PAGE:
The man leading the Auckland Council's blueprint for future development is basking in the sun at the Rio Olympics while his colleagues are ploughing through the details of the Unitary Plan.
Alf Filipaina has taken leave from his $105,800-a-year role to attend the Olympics, even though he is chairman of the Unitary Plan committee, which oversaw the council's position on the blueprint.
Council sources told the Weekend Herald Filipaina was at Rio to watch a niece, who has been taking part in the women's rugby sevens competition.
He is the only councillor absent from a marathon, seven-day meeting at the Auckland Town Hall to make final decisions on the Unitary Plan, which will shape the future of the city for decades to come.
The holiday has raised eyebrows among some councillors.
Waitakere councillor Linda Cooper said Filipaina might have weighed up his personal reasons for going to Rio but she was surprised at his absence.
The Unitary Plan, she said, was setting the direction of the city for the next 20 years and it was the responsibility of councillors to attend big meetings.
Orakei councillor Cameron Brewer said some councillors were disappointed that the Unitary Plan committee chair was not present to see the plan through at a critical stage.
The Manukau councillor has skipped the meeting by tendering an apology, which was accepted at the start of the meeting.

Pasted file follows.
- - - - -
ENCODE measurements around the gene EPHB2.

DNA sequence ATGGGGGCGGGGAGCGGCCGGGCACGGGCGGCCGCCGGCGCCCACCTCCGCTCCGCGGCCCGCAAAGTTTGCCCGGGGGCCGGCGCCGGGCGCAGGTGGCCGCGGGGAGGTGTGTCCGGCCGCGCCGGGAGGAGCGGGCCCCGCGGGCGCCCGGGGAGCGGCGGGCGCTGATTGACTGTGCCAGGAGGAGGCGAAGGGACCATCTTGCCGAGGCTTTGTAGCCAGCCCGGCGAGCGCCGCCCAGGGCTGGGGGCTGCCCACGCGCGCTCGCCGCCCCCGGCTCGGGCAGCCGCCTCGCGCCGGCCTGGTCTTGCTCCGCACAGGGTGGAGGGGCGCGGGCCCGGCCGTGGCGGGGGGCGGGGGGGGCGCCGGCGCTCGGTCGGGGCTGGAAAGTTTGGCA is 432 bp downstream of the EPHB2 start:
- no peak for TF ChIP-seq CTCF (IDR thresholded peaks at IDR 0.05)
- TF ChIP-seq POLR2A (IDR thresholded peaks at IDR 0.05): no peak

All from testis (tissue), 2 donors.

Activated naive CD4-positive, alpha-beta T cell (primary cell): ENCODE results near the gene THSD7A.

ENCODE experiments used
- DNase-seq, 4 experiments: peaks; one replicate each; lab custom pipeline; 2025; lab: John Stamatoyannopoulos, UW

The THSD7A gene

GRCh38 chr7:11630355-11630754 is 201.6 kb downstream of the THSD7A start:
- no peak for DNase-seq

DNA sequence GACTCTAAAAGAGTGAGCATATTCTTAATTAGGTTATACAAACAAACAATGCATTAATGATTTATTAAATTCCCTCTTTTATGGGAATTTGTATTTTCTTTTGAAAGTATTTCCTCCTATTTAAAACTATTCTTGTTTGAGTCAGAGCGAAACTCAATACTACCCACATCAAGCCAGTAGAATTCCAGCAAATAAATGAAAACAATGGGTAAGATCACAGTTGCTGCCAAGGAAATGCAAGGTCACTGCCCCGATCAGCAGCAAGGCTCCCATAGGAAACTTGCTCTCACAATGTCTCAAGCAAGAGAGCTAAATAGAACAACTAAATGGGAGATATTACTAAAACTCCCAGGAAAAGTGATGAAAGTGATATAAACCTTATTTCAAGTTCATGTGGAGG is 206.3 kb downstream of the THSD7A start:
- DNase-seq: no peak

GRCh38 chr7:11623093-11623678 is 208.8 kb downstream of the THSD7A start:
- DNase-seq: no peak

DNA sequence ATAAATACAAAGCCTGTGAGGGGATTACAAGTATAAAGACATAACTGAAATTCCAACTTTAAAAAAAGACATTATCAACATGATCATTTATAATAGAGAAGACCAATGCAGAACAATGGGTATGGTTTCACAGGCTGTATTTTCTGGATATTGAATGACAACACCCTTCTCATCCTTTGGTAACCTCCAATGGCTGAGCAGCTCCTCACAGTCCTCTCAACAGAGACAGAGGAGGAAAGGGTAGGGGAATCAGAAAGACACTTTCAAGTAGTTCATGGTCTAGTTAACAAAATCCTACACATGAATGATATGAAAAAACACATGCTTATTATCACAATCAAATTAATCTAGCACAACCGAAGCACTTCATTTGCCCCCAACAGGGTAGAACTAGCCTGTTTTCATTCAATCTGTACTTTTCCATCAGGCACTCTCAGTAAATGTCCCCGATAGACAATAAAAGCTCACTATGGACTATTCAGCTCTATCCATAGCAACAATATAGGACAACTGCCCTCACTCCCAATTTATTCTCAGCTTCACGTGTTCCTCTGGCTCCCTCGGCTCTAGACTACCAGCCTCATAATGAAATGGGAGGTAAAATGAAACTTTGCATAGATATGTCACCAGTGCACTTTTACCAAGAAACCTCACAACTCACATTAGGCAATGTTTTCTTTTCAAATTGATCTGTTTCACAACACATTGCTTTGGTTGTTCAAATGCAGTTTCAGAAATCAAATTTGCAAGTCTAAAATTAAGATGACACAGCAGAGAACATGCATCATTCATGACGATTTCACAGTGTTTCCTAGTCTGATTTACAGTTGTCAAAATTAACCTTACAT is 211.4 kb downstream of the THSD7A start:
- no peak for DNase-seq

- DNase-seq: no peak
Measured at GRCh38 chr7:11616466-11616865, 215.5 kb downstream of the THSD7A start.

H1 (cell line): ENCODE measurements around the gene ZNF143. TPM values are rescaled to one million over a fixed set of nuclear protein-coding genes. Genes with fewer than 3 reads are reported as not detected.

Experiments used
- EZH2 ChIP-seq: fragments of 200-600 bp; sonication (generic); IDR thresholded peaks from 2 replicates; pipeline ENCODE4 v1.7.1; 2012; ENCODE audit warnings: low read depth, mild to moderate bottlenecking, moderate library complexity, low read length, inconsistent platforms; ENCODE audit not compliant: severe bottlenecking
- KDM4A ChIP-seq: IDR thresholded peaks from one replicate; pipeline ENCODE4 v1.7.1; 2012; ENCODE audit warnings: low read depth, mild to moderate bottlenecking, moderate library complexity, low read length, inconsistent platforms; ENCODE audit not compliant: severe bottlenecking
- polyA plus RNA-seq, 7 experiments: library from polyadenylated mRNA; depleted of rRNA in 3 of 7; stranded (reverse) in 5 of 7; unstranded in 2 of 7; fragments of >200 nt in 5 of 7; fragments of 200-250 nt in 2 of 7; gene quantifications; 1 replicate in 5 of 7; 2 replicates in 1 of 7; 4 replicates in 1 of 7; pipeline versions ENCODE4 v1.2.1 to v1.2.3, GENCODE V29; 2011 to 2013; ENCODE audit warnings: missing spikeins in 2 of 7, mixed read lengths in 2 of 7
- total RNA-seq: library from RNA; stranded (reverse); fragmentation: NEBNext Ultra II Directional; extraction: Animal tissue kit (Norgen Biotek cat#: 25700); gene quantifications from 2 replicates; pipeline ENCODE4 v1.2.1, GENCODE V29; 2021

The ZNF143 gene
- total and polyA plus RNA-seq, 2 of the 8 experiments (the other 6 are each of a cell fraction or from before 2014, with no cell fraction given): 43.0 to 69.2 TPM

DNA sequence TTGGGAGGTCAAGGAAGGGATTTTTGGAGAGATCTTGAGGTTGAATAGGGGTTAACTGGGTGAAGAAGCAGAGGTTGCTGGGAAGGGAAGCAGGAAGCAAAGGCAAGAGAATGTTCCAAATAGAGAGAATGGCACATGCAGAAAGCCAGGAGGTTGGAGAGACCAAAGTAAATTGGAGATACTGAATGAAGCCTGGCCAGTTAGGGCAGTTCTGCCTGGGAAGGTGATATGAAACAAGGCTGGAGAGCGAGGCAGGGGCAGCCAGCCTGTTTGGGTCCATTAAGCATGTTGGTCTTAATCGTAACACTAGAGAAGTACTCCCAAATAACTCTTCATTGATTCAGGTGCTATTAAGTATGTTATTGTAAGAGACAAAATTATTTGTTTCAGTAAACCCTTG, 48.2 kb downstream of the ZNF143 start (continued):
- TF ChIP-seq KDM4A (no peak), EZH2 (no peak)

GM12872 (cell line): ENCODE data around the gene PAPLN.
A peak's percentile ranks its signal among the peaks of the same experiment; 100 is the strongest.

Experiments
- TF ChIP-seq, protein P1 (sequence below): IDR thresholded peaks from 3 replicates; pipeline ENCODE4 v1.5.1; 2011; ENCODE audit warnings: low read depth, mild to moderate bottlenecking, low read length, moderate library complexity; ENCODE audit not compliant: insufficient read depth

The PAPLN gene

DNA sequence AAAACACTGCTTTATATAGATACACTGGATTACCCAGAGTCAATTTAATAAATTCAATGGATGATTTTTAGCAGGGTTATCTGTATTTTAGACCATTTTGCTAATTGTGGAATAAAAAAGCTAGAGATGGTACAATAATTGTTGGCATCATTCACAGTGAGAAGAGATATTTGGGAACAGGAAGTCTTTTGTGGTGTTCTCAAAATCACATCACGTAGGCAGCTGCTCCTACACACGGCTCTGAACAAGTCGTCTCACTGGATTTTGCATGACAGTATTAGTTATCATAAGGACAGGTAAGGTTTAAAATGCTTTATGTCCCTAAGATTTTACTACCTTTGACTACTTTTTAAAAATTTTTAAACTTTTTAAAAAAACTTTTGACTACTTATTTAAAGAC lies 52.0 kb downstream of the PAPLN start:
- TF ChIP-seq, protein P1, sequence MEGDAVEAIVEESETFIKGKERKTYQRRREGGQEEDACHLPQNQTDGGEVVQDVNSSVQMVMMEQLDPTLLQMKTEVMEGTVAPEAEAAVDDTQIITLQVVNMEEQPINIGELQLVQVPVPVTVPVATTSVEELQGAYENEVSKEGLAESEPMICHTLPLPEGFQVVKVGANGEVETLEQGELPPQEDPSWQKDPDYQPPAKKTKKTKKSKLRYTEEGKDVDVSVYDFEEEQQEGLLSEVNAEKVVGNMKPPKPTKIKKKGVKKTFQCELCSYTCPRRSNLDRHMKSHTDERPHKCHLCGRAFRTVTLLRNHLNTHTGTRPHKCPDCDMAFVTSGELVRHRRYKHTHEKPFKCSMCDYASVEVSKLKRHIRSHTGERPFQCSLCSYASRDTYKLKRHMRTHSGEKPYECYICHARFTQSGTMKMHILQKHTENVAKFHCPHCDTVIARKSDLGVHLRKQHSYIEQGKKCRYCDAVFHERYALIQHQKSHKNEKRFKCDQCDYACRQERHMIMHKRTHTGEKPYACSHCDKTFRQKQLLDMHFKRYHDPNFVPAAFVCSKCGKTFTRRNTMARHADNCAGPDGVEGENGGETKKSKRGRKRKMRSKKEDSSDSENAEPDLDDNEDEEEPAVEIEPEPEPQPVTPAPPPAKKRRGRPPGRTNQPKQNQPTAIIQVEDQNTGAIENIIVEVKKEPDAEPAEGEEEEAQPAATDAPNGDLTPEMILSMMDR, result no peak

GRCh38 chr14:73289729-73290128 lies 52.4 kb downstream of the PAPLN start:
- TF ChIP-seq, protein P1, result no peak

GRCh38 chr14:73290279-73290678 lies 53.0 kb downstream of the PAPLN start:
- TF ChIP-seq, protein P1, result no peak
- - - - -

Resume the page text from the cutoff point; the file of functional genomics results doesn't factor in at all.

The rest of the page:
Unlike workers, councillors do not have a leave entitlement and can go on holiday at any time so long as they tender an apology or get leave of absence from Mayor Len Brown.
Brown had no comment on Filipaina's absence, but quipped: "It would be nice if I was there."
Deputy Mayor Penny Hulse, who has shepherded the plan through with Filipaina, said her colleague was entitled to take leave and she was not going to comment on other councillors' performance or role round the council table.
Asked if it was appropriate for Filipaina to be away from one of the most important issues before council, Hulse said he had chaired the portion of the Unitary Plan going through the panel process and his job was done.
"He is on leave. Councillors do take leave from time to time. He is quite entitled to do so."
The absent councillor, who has not had council funding for his trip, did not respond to messages from the Herald.
Last year, Filipaina faced criticism for accepting a Fifa-funded junket to Switzerland in 2011 to inspect artificial football pitches.
That trip came as the Orakei Local Board was deciding on which artificial pitch to use for the Oceania Football Confederation's (OFC) new $15 million "Home of Football" at Stonefields.
Orakei Local Board member Kit Parkinson said he had also been offered the trip, but turned it down due to a potential conflict of interest.
Filipaina was not involved in selecting Chinese company Taishan as the turf provider.